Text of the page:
The Center for trade Policy and Development has expressed concerned with the manner in which the case involving the slaughtering of the animals of one Pemba Farmer and the subsequent auction of the carcasses of the animals was handled.
CTPD says the organization is particularly disturbed with reports of 8 carcasses that were reportedly missing from the original number of animals that were slaughtered.
“While we have heard that the said animals were burnt and that the vet officials did not need any permission or consent from the farmer to take the action they did, we are of the view that in the interest of transparency and accountability, this action should have been done in an open manner. The slaughter of the animals was a public thing which was all over the media and so should have been all other actions that followed,” said CTPD Executive Director Isaac Mwaipopo.
“Another thing we wish to express concerns on is the prolonged ban of the movement of livestock. While we appreciate the efforts that the government has put in place to contain the spread of the Foot and Mouth Disease, we should also not be oblivious to the fact that the livelihood of most of the farmers in the two areas largely depends on agriculture visa-vis crop farming and livestock farming,” he said.
“As a country we are all alive to the fact that the 2018/2019 farming season did not go well in the southern half of the country.”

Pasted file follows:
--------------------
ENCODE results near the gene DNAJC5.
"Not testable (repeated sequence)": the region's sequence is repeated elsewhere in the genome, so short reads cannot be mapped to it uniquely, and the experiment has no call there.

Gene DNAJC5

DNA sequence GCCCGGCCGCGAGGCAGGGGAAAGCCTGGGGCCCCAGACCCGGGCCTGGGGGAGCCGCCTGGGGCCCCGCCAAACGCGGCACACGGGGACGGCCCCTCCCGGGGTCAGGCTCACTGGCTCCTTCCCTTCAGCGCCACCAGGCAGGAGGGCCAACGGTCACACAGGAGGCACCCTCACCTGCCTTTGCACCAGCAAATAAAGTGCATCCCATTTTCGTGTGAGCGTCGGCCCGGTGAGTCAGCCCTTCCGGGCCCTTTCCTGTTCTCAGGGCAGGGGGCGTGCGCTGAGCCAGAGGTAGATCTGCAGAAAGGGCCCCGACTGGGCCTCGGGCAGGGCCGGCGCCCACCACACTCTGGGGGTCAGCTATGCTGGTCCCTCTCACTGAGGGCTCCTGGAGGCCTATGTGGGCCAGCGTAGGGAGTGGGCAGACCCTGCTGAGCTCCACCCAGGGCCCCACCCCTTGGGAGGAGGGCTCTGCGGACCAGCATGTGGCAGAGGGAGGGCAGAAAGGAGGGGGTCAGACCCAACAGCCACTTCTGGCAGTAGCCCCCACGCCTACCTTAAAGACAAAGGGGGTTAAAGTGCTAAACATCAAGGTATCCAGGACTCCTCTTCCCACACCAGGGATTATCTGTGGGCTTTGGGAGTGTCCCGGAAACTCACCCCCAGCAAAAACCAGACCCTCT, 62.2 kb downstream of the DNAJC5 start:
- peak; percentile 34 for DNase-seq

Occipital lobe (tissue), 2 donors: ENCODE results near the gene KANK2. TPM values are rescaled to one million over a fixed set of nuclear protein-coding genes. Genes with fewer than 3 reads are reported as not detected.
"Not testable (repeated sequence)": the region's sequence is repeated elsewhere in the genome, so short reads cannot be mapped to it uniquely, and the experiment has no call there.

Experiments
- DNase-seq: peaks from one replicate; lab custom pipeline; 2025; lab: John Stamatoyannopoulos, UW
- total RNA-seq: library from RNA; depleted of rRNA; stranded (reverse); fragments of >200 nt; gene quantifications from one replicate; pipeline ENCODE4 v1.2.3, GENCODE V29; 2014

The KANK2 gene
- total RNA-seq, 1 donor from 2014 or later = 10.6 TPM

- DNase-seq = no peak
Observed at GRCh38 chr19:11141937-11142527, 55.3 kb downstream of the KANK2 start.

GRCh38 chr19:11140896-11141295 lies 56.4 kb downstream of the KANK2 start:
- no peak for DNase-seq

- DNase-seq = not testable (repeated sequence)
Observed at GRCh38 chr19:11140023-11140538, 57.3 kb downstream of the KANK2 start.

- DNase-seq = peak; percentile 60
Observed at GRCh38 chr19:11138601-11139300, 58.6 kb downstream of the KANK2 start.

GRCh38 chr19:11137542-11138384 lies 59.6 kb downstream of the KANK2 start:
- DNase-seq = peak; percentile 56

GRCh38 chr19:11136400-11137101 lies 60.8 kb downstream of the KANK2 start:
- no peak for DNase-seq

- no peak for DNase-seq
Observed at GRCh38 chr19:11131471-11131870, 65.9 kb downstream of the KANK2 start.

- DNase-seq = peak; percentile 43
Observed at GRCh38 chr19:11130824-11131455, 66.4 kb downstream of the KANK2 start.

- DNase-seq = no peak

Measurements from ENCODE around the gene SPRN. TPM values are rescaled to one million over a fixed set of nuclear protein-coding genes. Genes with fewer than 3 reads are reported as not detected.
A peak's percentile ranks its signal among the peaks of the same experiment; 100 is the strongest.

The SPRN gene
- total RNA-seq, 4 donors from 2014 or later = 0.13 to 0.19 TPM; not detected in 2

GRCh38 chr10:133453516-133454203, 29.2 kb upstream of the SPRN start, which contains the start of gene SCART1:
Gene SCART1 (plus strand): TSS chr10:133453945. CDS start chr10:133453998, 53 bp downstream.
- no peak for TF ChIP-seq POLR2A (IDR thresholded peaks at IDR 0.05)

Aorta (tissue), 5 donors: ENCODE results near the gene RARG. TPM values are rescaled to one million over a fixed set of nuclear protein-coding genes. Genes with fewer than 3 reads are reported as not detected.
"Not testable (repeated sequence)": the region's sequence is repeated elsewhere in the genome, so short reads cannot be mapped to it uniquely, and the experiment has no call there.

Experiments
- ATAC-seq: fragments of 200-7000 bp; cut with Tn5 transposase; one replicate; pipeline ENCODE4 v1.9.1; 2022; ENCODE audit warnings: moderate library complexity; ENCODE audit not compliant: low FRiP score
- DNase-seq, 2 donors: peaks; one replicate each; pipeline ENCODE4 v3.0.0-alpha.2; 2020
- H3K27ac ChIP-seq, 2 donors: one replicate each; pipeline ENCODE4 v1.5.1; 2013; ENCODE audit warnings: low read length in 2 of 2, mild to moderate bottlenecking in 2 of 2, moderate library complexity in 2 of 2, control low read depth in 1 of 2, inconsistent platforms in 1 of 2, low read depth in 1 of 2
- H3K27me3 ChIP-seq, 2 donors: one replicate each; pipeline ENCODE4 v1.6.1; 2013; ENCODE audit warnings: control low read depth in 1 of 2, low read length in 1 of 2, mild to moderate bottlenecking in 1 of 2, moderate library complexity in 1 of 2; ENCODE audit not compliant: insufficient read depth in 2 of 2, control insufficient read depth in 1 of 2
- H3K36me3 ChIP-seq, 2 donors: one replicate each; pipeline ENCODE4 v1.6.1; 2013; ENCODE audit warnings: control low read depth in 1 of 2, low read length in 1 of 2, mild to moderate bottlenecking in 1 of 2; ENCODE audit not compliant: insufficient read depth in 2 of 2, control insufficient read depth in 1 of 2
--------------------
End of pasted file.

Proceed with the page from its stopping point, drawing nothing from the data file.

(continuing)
Mr Mwaipopo said Zambia is expecting very low yields from the southern half of the country and that this means the government will be overwhelmed to provide relief food.
“Against this background, it is our considered view that the only window of hope for the farmers in the two affected provinces lies in their ability to maximize revenue generation for their livestock. As such a prolonged ban on the movement of their only viable source of income is suicidal not just for the farmers affected but for the government too.”
“As CTPD, we would like to call upon the Ministry of Livestock and Fisheries to step up and address the problem in Southern and Eastern Province with the urgency that it deserves. If left unchecked it may escalate into a national crisis.”
He said the affected farmers who are growing impatient every passing day may resort to smuggling their animals out of the affected provinces as a survival strategy.
Mr Mwaipopo said this can be prevented by a more proactive approach on the part of the government.
“We would also like to urge our government to invest more money in the veterinary departments of our country. Animal health and welfare requires substantial investments.”
He added, “We have observed with sadness that we tend to be very reactive every time a crisis befalls us as opposed to being proactive. We know as a country that we are so prone to tick borne diseases.”
“This is the more reason we ought to invest in technologies that can control ticks. It would be a bad idea to roll out a program of sinking several dip tanks in all constituencies and farming camps. This should also go hand in hand with the equipping the veterinary departments all over the country with the right tools and support systems as they carry out their work.”
Mr Mwaipopo said CTPD knows that the Zambian government knows the huge potential in the livestock sector that is why they informed the country not so long ago of a huge market for goats and sheep in Saudi Arabia.
“If we are to tap into that market, we will need to invest more in animal disease control. Available statistics indicate that Fisheries and livestock play an important role in Zambia’s agriculture sector, together accounting for 35 percent of the agricultural GDP. With the right incentives and support structure in place, the livestock sector can make even more meaningful contributions to the country’s overall GDP.”